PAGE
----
British Academy of Film and Television Arts (BAFTA)
BAFTA was founded in 1947 as The British Film Academy, by David Lean, Alexander Korda, Carol Reed, Charles Laughton, Roger Manvell and others. In 1958, the Academy merged with The Guild of Television Producers and Directors to form The Society of Film and Television, which eventually became The British Academy of Film and Television Arts in 1976. BAFTA's stated charitable remit is to "support, develop and promote the art forms of the moving image, by identifying and rewarding excellence, inspiring practitioners and benefiting the public." In addition to high profile awards ceremonies, BAFTA runs a year-round programme of educational events including film screenings and tribute evenings. BAFTA is supported by a membership of around 6000 people from the film, television and video game industries.
As the plague sweeps through Europe a weary knight convinces "death" to play one game of chess with him. If the knight wins, he and his wife will be spared. The game leads to a discussion of religion and the existence of God. Considered by some Bergman's masterpiece. Von Sydow ... more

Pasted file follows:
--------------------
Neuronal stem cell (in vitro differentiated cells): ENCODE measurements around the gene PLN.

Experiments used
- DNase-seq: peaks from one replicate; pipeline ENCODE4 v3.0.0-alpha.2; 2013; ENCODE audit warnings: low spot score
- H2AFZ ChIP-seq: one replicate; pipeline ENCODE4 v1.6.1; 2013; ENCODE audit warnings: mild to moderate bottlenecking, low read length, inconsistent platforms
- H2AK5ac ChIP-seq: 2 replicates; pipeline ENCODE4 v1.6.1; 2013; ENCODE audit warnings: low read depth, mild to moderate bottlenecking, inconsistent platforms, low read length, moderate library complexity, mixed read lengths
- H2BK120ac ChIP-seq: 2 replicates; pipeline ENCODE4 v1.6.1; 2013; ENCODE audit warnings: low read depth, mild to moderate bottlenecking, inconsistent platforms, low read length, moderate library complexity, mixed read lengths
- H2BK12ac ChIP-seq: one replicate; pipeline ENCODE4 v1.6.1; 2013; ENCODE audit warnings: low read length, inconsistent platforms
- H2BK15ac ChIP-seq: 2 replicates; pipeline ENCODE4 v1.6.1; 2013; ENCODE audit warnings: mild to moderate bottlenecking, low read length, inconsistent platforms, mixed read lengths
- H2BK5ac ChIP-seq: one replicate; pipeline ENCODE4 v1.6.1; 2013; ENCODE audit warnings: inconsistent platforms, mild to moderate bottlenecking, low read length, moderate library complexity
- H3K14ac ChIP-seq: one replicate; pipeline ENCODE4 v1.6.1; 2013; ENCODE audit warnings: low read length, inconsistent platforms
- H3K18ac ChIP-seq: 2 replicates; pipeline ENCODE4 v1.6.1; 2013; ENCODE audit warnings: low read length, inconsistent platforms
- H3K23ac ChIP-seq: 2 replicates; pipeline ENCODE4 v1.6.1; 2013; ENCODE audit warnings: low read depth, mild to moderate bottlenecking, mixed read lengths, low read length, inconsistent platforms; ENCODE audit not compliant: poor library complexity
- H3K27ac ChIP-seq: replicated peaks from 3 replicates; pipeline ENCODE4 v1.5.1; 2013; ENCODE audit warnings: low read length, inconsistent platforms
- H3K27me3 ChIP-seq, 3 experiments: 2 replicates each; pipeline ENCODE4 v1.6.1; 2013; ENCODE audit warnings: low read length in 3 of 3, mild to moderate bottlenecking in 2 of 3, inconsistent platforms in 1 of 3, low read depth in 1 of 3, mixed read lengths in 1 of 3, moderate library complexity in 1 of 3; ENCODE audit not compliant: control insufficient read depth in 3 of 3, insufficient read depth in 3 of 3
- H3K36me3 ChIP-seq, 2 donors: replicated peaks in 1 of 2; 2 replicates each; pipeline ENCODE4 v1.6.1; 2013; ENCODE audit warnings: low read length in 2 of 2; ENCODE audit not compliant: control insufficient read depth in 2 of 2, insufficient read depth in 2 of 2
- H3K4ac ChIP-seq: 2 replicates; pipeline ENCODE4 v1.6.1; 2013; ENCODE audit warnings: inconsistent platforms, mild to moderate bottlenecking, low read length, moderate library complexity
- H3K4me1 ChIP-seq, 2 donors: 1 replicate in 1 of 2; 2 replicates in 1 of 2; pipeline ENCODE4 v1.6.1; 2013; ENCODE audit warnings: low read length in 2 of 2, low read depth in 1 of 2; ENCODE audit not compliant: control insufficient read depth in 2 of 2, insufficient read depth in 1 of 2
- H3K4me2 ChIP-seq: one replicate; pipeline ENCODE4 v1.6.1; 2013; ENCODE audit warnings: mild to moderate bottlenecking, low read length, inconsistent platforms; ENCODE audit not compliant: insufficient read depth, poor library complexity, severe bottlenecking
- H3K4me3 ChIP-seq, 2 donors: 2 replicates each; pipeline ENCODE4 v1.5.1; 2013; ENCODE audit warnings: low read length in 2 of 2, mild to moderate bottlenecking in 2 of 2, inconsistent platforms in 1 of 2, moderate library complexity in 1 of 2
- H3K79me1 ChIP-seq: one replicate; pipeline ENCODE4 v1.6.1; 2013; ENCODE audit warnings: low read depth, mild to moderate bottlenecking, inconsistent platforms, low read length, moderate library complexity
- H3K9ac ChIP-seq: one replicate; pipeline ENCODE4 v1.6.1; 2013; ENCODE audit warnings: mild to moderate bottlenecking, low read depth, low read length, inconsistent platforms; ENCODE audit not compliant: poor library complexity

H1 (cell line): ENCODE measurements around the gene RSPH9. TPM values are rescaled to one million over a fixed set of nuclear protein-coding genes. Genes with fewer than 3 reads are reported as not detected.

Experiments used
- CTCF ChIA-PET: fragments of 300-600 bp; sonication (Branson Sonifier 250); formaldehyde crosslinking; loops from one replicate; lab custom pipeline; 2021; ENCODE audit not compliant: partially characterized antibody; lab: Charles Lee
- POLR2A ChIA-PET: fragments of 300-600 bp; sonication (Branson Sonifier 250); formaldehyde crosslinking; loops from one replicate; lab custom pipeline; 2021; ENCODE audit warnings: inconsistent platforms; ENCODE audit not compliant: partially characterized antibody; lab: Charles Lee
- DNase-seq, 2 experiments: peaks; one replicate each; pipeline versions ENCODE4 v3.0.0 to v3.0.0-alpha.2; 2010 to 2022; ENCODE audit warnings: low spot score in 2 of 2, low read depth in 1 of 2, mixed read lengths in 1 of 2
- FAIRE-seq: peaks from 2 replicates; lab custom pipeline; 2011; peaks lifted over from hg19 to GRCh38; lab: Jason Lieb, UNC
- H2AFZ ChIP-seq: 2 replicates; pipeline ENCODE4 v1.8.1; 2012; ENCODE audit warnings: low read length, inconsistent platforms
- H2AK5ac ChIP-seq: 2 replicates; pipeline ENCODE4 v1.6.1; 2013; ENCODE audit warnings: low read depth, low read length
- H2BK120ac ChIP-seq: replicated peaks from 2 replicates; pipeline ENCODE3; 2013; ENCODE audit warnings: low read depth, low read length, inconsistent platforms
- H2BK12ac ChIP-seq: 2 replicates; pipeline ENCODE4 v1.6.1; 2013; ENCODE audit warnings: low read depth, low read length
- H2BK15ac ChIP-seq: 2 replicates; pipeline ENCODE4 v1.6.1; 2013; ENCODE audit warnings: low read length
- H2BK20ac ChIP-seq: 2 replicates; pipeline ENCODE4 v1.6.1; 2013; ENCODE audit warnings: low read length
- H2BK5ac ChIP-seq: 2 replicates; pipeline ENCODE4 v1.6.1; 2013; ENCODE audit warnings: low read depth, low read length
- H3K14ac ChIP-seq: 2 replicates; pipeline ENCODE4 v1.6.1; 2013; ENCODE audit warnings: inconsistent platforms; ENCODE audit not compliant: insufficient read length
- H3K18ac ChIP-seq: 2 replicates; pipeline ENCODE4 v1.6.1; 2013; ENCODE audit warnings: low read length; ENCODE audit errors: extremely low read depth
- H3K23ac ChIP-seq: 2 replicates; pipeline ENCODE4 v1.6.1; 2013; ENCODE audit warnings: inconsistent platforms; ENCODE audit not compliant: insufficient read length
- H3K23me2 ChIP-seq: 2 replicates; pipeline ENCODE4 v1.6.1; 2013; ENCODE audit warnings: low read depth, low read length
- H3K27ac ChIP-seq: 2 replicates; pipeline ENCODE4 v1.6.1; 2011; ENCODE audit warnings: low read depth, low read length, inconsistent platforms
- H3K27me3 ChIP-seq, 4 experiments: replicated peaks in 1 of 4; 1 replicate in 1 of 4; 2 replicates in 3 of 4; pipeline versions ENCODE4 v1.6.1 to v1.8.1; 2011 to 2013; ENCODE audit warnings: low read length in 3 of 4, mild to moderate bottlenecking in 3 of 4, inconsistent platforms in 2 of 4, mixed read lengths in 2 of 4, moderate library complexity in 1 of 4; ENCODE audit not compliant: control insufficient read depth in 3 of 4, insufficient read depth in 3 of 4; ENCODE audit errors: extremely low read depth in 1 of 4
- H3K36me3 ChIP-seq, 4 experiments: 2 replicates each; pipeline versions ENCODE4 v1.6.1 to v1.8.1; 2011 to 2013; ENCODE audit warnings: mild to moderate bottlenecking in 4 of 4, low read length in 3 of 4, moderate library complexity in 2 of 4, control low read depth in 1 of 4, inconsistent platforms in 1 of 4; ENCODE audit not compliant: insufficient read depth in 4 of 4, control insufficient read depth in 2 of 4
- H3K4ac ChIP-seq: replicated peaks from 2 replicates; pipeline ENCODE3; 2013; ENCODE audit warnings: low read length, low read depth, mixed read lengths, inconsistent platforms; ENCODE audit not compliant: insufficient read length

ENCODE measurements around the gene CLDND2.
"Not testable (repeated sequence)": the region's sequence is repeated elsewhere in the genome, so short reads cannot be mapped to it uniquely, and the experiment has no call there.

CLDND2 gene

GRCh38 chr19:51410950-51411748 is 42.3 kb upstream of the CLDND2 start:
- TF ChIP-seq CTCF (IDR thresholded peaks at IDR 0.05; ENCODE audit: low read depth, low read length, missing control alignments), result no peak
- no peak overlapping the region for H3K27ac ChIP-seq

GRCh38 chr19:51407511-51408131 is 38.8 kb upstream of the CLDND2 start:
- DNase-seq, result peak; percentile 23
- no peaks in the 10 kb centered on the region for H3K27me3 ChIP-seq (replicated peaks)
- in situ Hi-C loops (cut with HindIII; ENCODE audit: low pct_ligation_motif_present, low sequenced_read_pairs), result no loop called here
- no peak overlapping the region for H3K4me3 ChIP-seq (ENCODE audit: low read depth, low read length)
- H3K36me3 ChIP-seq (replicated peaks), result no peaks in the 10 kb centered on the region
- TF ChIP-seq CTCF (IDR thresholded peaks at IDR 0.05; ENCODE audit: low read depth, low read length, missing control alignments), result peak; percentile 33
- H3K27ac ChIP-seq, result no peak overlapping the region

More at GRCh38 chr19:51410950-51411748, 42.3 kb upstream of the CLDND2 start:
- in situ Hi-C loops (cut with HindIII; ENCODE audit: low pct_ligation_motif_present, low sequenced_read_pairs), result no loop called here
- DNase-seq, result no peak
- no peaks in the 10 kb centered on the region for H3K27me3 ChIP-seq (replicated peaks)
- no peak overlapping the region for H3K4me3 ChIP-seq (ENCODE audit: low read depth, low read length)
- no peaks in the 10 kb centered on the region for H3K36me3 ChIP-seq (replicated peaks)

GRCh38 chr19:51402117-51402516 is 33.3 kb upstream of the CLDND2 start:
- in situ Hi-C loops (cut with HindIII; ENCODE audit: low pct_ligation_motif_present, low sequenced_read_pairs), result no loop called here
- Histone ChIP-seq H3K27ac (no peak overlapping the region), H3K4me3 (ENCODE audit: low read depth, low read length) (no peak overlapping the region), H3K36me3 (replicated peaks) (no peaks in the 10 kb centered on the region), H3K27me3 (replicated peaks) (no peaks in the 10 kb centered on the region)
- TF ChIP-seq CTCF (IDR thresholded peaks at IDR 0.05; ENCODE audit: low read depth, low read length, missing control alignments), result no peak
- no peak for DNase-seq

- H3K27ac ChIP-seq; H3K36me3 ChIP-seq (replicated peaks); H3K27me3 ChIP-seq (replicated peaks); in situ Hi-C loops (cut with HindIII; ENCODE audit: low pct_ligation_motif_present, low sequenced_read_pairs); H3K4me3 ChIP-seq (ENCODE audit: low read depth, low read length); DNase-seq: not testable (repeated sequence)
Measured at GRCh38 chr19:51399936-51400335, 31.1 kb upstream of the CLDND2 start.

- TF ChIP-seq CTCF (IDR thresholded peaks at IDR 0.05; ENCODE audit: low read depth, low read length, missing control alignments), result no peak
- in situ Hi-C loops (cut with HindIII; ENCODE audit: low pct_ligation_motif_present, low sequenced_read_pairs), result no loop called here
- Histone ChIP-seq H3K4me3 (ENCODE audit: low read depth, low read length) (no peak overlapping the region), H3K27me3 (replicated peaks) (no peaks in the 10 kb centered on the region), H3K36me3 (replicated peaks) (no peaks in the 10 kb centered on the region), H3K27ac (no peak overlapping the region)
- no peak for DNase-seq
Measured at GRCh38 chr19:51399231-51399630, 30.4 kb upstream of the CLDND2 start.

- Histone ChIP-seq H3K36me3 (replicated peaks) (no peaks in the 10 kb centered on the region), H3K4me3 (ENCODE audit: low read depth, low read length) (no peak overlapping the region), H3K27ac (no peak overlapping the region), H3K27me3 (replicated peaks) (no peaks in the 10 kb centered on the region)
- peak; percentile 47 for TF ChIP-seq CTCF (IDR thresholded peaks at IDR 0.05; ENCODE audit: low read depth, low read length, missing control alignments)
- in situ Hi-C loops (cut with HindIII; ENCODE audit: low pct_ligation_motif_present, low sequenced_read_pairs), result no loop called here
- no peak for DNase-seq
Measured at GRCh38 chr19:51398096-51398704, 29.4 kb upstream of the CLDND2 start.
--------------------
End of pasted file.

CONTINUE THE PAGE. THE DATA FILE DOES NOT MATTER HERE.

At the end of WWII, a Japanese soldier is spiritually traumatized and becomes obsessed with burying the masses of war casualties. A searing, acclaimed anti-war statement, in Japanese with English subtitles. Remade by Ichikawa in 1985.
The classic Ford western, starring John Wayne as a hard-hearted frontiersman who spends years doggedly pursuing his niece, who was kidnapped by Indians. A simple western structure supports Ford's most moving, mysterious, complex film. Many feel this is the best western of all time.
Wonderful adaptation of Rodgers and Hammerstein's Broadway play based on the novel "Anna and the King of Siam" by Margaret Landon. English governess Kerr is hired to teach the King of Siam's many children and bring them into the 20th century. She has more of a job than she realizes, ... more